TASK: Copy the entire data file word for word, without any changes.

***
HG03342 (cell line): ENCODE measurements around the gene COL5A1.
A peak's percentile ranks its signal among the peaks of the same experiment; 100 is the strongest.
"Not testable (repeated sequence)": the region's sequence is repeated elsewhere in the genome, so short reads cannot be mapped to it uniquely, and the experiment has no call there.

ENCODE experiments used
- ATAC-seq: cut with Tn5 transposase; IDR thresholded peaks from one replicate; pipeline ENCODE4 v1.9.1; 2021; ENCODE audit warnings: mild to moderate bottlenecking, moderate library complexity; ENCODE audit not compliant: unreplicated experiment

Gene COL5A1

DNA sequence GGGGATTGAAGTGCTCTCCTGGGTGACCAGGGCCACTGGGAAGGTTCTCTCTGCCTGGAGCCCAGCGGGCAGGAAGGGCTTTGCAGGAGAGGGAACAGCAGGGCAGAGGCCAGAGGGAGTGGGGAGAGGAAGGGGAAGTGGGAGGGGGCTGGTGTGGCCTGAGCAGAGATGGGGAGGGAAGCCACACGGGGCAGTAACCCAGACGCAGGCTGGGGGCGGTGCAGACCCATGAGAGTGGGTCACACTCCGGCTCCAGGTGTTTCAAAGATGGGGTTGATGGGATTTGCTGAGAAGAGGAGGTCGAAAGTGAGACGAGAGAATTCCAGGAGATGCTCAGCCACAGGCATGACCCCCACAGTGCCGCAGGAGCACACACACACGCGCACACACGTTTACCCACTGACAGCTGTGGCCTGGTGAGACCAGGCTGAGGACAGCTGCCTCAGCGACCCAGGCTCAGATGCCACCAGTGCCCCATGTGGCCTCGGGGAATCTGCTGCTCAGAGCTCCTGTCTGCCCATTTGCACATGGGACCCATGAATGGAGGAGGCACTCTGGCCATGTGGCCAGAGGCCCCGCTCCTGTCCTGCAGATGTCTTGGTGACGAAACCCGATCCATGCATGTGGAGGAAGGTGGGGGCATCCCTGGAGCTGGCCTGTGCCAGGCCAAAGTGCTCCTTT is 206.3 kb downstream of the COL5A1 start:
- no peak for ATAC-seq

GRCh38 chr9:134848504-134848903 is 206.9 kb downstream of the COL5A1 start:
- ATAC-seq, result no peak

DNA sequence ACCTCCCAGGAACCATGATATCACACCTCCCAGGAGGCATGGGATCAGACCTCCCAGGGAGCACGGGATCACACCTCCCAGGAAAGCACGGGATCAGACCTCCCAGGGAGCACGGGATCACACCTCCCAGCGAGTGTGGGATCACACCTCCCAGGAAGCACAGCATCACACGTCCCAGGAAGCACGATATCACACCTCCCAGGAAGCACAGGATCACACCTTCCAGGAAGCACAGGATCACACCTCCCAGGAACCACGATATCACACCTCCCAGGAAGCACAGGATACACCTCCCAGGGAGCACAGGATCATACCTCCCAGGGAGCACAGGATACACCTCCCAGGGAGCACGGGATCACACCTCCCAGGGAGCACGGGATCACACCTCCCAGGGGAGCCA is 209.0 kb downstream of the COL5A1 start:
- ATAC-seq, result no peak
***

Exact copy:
HG03342 (cell line): ENCODE measurements around the gene COL5A1.
A peak's percentile ranks its signal among the peaks of the same experiment; 100 is the strongest.
"Not testable (repeated sequence)": the region's sequence is repeated elsewhere in the genome, so short reads cannot be mapped to it uniquely, and the experiment has no call there.

ENCODE experiments used
- ATAC-seq: cut with Tn5 transposase; IDR thresholded peaks from one replicate; pipeline ENCODE4 v1.9.1; 2021; ENCODE audit warnings: mild to moderate bottlenecking, moderate library complexity; ENCODE audit not compliant: unreplicated experiment

Gene COL5A1

DNA sequence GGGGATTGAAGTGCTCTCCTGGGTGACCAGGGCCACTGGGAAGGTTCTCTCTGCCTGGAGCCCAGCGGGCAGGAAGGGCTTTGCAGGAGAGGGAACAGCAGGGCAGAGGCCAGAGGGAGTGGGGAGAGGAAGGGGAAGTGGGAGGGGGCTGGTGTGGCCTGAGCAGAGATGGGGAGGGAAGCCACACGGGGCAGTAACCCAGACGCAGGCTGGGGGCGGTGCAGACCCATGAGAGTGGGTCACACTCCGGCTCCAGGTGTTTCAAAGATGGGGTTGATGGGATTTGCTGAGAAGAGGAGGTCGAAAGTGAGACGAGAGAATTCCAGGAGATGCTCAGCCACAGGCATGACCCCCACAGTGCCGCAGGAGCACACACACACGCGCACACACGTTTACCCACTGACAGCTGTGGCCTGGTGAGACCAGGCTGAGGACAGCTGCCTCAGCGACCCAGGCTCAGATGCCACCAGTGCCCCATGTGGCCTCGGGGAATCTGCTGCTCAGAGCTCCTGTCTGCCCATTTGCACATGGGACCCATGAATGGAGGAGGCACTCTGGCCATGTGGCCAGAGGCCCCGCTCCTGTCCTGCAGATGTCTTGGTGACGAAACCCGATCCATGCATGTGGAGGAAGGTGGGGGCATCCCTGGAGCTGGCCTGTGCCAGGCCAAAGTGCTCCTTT is 206.3 kb downstream of the COL5A1 start:
- no peak for ATAC-seq

GRCh38 chr9:134848504-134848903 is 206.9 kb downstream of the COL5A1 start:
- ATAC-seq, result no peak

DNA sequence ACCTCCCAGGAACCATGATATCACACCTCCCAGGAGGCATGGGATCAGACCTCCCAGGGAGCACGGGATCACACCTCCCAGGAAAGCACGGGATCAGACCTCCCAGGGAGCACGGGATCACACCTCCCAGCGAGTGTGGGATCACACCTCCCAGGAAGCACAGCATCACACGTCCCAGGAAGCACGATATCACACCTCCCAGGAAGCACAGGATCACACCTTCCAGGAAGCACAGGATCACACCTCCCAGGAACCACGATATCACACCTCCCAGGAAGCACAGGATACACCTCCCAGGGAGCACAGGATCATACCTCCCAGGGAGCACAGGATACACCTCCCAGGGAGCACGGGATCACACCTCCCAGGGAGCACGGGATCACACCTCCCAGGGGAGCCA is 209.0 kb downstream of the COL5A1 start:
- ATAC-seq, result no peak